X-MEN:TAS — It Travels Well

We tell stories for a living.  A major challenge when writing television stories is the question, “Does it travel well?”  To our bosses, who are risking the millions needed to make a show, this means: Will the series stories and characters have appeal for audiences all over the world (and therefore generate enough income), or will they be appreciated only within our culture?  Many things don’t travel well.  Comedy is said to be toughest, especially the type built on word play or that makes fun of local events or people.  Physical humor seems to travel: Charlie Chaplin was the world’s first global movie star.  But there’s not a lot of slapstick in X-MEN:TAS.

Somehow, X-MEN:TAS “traveled” spectacularly.  People from every corner of every continent seem to have found a way to enjoy it.  I have had many such people tell me that they learned English watching it in their home country.  This success is humbling and gratifying, but I’m not sure I understand how it happened.  How did we connect in ways that few other series did?  Heroism?  Personal dramas?  Fun powers?  The creation of a caring family for society’s misfits?

However it happened, today, 25 years later, we all benefit from this globally shared experience.  Most recently, it meant I was able to meet a nice businesswoman from Japan (Yui Kanan) for whom Jubilee was special (see below).  With luck, our series will “age” as well as it has traveled, and more generations will continue to enjoy it.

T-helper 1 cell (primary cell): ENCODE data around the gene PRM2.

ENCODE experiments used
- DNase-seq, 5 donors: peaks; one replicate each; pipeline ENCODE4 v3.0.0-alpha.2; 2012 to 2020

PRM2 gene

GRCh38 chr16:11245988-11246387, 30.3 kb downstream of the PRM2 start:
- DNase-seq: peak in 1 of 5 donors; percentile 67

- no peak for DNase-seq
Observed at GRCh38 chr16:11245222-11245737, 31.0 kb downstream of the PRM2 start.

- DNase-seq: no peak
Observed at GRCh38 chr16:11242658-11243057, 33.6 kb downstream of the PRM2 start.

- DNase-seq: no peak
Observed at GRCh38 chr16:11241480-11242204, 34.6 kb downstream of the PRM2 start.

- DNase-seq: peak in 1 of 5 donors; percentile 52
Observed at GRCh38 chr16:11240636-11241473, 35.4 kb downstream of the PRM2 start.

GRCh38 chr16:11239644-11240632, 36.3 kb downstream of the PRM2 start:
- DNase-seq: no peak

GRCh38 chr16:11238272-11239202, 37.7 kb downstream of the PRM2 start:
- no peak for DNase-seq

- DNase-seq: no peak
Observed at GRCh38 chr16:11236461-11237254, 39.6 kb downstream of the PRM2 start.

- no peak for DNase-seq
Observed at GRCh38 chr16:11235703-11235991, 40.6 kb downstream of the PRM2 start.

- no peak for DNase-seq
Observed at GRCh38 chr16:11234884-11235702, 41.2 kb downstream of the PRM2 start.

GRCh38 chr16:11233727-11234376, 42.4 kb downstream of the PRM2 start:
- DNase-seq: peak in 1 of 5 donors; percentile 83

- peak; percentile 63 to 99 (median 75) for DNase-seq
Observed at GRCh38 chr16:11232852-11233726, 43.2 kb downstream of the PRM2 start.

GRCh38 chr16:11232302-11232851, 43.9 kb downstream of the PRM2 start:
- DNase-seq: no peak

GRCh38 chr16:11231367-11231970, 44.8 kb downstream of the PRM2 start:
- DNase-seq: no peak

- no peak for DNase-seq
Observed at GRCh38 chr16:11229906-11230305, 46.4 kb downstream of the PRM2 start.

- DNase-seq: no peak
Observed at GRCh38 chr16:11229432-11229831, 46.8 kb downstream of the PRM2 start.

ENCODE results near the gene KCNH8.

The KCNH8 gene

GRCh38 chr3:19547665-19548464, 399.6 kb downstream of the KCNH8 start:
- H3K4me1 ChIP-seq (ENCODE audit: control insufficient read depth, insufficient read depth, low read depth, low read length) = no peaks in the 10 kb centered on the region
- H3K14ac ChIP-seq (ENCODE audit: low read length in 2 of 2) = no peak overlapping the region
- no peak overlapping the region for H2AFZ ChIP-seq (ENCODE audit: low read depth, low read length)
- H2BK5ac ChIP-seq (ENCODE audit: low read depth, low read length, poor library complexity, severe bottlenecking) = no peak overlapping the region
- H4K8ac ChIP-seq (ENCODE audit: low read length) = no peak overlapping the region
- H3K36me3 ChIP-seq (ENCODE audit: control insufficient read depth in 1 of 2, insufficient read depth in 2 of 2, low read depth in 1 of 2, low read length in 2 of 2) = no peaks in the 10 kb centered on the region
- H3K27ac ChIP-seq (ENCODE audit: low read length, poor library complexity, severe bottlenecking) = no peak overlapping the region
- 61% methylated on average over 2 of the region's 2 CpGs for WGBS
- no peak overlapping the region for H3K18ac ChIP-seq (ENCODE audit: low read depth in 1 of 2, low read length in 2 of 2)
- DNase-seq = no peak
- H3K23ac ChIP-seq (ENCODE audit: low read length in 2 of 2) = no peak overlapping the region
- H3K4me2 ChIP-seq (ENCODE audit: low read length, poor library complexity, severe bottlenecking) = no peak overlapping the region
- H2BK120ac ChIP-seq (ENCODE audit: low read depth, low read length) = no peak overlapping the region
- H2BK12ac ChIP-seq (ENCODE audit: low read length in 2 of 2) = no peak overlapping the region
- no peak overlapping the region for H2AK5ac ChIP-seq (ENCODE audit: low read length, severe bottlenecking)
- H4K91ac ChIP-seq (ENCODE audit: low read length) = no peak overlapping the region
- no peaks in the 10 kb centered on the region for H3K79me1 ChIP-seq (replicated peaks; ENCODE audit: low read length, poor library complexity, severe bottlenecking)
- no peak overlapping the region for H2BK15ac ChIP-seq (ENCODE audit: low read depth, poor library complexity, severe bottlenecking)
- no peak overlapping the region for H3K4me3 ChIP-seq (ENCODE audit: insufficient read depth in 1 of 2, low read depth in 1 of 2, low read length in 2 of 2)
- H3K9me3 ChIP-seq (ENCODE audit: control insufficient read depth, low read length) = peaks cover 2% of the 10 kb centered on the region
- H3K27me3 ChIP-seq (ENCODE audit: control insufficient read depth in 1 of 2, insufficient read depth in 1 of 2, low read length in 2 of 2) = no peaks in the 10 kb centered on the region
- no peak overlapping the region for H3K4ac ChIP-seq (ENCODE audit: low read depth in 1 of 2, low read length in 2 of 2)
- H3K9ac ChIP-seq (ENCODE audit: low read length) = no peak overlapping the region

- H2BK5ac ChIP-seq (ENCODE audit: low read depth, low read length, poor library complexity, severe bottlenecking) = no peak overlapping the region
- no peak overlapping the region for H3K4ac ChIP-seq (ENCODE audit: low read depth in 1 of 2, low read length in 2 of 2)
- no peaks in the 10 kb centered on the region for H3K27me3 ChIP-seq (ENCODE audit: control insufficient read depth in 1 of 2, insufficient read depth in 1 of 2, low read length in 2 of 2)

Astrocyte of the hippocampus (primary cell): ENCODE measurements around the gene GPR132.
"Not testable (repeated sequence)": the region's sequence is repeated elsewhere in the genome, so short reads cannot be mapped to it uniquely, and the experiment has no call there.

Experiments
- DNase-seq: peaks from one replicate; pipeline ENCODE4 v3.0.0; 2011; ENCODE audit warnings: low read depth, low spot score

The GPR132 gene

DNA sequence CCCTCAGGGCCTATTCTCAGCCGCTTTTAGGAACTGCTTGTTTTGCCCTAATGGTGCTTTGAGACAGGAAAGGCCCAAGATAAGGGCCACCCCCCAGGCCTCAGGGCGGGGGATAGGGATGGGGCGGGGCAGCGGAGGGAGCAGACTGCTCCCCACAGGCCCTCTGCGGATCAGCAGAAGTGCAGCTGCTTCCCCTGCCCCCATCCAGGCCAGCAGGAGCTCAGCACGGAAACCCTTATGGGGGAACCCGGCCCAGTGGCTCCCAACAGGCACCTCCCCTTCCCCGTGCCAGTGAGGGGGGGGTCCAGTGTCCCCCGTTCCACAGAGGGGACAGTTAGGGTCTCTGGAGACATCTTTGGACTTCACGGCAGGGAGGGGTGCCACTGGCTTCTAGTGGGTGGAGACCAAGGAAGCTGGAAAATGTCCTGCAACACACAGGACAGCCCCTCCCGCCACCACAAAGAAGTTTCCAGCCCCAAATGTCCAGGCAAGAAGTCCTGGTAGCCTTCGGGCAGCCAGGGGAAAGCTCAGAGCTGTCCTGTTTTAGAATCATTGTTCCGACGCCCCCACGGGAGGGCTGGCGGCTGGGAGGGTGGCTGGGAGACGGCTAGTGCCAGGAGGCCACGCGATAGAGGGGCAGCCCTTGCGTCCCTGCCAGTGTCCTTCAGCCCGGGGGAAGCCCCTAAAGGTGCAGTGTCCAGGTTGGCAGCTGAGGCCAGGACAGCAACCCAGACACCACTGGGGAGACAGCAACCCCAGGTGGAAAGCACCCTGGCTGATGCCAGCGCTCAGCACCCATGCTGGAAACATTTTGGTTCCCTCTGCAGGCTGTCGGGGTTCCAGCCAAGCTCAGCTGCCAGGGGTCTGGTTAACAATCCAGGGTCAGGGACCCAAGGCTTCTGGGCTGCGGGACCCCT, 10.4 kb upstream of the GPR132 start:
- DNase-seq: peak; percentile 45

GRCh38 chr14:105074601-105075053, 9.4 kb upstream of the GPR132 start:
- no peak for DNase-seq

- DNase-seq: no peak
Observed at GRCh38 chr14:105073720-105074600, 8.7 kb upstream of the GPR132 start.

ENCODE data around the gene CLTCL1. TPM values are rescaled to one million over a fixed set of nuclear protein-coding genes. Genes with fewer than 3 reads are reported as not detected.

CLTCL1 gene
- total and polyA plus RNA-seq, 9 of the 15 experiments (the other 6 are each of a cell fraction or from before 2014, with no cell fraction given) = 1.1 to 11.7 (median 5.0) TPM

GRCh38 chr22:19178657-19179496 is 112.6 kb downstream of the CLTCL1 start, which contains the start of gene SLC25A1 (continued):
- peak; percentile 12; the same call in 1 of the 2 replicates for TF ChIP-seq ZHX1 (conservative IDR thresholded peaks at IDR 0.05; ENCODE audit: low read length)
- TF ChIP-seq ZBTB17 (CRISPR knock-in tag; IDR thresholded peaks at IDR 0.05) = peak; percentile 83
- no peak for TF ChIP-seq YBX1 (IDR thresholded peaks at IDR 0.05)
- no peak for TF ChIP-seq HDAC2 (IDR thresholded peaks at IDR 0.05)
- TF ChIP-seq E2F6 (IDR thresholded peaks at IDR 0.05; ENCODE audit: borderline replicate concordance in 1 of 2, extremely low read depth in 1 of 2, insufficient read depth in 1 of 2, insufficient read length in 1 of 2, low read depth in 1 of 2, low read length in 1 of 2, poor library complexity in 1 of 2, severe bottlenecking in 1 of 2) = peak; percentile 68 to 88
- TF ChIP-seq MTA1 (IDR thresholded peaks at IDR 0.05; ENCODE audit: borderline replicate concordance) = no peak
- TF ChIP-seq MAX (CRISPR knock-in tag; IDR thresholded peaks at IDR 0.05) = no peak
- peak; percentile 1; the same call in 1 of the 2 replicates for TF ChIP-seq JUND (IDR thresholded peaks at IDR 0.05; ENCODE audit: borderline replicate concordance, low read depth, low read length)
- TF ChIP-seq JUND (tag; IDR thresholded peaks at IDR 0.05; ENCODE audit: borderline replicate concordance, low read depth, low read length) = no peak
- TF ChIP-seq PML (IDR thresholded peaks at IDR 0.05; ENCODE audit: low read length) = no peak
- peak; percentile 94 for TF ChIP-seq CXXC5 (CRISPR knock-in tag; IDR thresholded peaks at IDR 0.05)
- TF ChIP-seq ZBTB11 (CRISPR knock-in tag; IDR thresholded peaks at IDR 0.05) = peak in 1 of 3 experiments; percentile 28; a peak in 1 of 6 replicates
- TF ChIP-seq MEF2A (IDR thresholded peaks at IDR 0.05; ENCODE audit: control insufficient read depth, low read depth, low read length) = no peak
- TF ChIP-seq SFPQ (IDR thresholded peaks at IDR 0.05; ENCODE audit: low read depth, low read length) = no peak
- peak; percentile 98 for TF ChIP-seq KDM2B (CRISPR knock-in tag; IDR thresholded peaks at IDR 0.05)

Eric & JUBILEE.jpg

INFLUENCES: Mitchum and Logan

A thousand influences went into the making of X-MEN:TAS.  On this, the hundredth anniversary of Robert Mitchum’s birth, I thought I’d celebrate one of them.

I don’t know what models writer Len Wein had in his head when, in 1974, he first built the personality of a short, tough Canadian mutant.  Our show’s voice actor Cal Dodd says he looked at our reference suggestions of Clint Eastwood, Steve McQueen, and Ward Bond and focused on the strength and authority of Bond, with a bit of the loner spirit of McQueen.  For me, it was always the fourth name we put on the character sheet: Bob Mitchum.  When I was editing Logan’s dialogue in those 76 episodes, it was more Bob Mitchum I was hearing in my head (along with Cal) than anybody — a little angrier, more energetic, certainly connected to the comics, but Mitchum-like none-the-less.  Once we got the cast set, I was thrilled to be writing for Cal Dodd; for the first few months, as X-MEN:TAS was coming to life, I was writing for Bob Mitchum.

Mitchum was everything we wanted Logan to be: intense, brooding, angry, heroic, romantic, but above all, tough.  He was beyond tough: in Cape Fear (1962), he played one of the scariest villains in movie history, calmly, just staring, just talking, just smiling.  You sensed he could hurt you.  Yet something in him made for great romantic-lead heroes as well, like Jeff Bailey in Out of the Past (1947).  Finally, I often mention to people that on our show I envisioned Logan as “world-weary” (as he was in the movie Logan).  Well, no actor in history did world-weary better than Mitchum.  Watch him struggling in The Friends of Eddie Coyle (1973), and your heart breaks. Finally, there was that voice: deep as a black pool.  When we sent in the voice suggestions to the auditioning actors, when Eastwood and McQueen were listed, I added “but deeper.”  I never had to add that with Mitchum.

MITCHUM.jpgLOGAN - Behindthevoice.com.jpg